Staring at a blank sheet of paper can be daunting. It’s actually paralysing sometimes. You can look and look and not write anything because you keep blocking your thoughts. It’s probably the fear that maybe the what you’re about to write is not what the world wants to hear, or may they’ll flame you for speaking up, maybe you’ll look like a fool and feel embarrassed.
Something happens when you just begin to write, or draw, or type. The layers of protection you’ve wrapped around yourself begin to crumble and peel away like paint of a wall, falling at your feet as revealing your true colour, the real you begins to emerge.
You can take your time, but sometimes it’s better to just rip off the band aid and get right to it. If you wait for the right moment you’ll probably never start. How many songs could’ve been written but never were? How many paintings could’ve been painted , but never were?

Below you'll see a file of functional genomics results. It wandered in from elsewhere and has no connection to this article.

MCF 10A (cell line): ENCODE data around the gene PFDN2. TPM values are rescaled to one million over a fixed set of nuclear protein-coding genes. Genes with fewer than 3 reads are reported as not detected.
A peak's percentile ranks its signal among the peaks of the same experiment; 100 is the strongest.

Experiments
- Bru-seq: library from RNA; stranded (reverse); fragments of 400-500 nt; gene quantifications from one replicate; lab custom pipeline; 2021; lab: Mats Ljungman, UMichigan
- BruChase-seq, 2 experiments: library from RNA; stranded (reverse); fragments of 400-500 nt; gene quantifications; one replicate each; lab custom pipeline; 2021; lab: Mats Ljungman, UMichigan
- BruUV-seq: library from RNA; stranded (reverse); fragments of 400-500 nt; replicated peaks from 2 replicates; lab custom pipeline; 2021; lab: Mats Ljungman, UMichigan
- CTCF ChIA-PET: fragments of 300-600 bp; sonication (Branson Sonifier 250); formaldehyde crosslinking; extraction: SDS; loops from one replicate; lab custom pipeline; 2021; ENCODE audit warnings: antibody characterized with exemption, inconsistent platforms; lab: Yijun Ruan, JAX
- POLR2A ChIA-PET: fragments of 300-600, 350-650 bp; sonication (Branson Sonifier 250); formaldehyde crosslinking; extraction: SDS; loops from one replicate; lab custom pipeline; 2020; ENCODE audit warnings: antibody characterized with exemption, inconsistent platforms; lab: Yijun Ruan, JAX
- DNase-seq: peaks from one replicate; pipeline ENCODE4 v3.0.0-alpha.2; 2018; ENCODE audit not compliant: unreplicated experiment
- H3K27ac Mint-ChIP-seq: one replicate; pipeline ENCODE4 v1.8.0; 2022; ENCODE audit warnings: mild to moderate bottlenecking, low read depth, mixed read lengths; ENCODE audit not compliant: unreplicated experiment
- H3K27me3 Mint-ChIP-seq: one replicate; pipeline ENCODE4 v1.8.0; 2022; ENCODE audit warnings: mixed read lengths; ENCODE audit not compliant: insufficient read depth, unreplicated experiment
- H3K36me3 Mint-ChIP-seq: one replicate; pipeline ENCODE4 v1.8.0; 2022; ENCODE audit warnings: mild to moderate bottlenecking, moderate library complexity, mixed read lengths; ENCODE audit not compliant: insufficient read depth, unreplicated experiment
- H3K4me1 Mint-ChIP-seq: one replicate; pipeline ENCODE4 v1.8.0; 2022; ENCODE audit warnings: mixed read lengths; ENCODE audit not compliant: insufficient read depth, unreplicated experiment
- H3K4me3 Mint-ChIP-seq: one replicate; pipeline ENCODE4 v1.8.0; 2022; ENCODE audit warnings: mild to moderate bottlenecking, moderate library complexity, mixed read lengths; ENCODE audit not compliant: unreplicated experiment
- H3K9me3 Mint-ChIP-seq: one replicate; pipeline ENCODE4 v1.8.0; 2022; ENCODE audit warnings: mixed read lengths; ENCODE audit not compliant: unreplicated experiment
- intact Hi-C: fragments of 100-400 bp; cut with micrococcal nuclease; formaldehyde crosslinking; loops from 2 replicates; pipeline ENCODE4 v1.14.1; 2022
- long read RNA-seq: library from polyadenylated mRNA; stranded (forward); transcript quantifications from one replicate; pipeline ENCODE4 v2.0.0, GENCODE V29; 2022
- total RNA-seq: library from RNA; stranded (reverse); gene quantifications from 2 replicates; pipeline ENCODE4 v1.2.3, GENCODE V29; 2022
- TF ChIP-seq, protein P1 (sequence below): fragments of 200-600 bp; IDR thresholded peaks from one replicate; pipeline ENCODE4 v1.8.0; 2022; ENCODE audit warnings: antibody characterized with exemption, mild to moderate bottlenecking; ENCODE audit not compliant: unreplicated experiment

Maybe the best way to avoid that paralysing feeling is to just make a start. Steve Prescott describes this feeling of inertia in his book The War of Art.
As important as it to start, it’s probably also equally as important to finish. I don’t know if there’s much to be gained by starting something and then not finishing it. How can we claim progress if we don’t finish what we started.
Just start whatever it is you’ve been putting off, but make sure you finish it too. I’ve got a few songs that need to be completed. Shall we make a deal?